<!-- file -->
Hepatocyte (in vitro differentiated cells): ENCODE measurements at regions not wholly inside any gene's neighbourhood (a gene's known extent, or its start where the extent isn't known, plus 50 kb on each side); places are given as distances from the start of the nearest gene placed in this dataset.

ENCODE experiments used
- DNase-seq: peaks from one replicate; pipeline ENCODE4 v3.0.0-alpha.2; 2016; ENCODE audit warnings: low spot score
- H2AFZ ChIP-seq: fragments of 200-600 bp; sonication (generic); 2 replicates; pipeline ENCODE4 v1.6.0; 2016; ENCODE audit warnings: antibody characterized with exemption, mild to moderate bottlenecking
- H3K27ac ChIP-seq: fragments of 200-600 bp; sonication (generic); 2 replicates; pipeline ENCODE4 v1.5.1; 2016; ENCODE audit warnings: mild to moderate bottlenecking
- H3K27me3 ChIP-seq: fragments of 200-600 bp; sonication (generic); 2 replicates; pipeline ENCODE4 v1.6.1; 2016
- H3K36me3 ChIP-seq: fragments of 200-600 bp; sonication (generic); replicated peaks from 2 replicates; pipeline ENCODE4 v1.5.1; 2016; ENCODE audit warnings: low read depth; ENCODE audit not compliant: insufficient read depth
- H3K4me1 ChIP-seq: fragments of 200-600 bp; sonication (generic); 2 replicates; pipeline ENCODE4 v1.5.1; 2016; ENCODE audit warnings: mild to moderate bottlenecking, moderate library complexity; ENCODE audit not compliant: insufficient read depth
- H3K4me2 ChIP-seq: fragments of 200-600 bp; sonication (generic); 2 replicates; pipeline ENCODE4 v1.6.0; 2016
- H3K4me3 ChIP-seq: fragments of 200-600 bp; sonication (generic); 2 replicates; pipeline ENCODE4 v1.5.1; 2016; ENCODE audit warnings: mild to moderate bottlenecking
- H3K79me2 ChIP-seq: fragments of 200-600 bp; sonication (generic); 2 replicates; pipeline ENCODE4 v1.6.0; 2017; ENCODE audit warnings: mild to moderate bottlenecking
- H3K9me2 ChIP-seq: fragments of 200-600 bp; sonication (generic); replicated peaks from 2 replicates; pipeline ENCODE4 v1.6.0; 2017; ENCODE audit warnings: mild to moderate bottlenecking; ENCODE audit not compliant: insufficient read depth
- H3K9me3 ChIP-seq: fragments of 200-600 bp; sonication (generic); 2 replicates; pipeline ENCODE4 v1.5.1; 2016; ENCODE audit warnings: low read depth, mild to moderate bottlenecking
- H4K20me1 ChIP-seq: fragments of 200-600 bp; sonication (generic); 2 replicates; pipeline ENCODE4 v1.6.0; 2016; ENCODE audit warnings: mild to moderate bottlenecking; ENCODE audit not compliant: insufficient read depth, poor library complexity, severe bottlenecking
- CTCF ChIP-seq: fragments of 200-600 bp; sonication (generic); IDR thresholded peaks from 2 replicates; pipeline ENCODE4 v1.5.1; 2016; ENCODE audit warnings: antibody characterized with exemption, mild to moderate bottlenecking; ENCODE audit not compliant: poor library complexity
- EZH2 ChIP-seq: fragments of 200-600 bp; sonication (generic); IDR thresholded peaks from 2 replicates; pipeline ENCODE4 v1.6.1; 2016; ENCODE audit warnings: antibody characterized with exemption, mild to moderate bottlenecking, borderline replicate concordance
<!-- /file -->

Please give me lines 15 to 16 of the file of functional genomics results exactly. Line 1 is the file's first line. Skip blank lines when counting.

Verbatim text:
- CTCF ChIP-seq: fragments of 200-600 bp; sonication (generic); IDR thresholded peaks from 2 replicates; pipeline ENCODE4 v1.5.1; 2016; ENCODE audit warnings: antibody characterized with exemption, mild to moderate bottlenecking; ENCODE audit not compliant: poor library complexity
- EZH2 ChIP-seq: fragments of 200-600 bp; sonication (generic); IDR thresholded peaks from 2 replicates; pipeline ENCODE4 v1.6.1; 2016; ENCODE audit warnings: antibody characterized with exemption, mild to moderate bottlenecking, borderline replicate concordance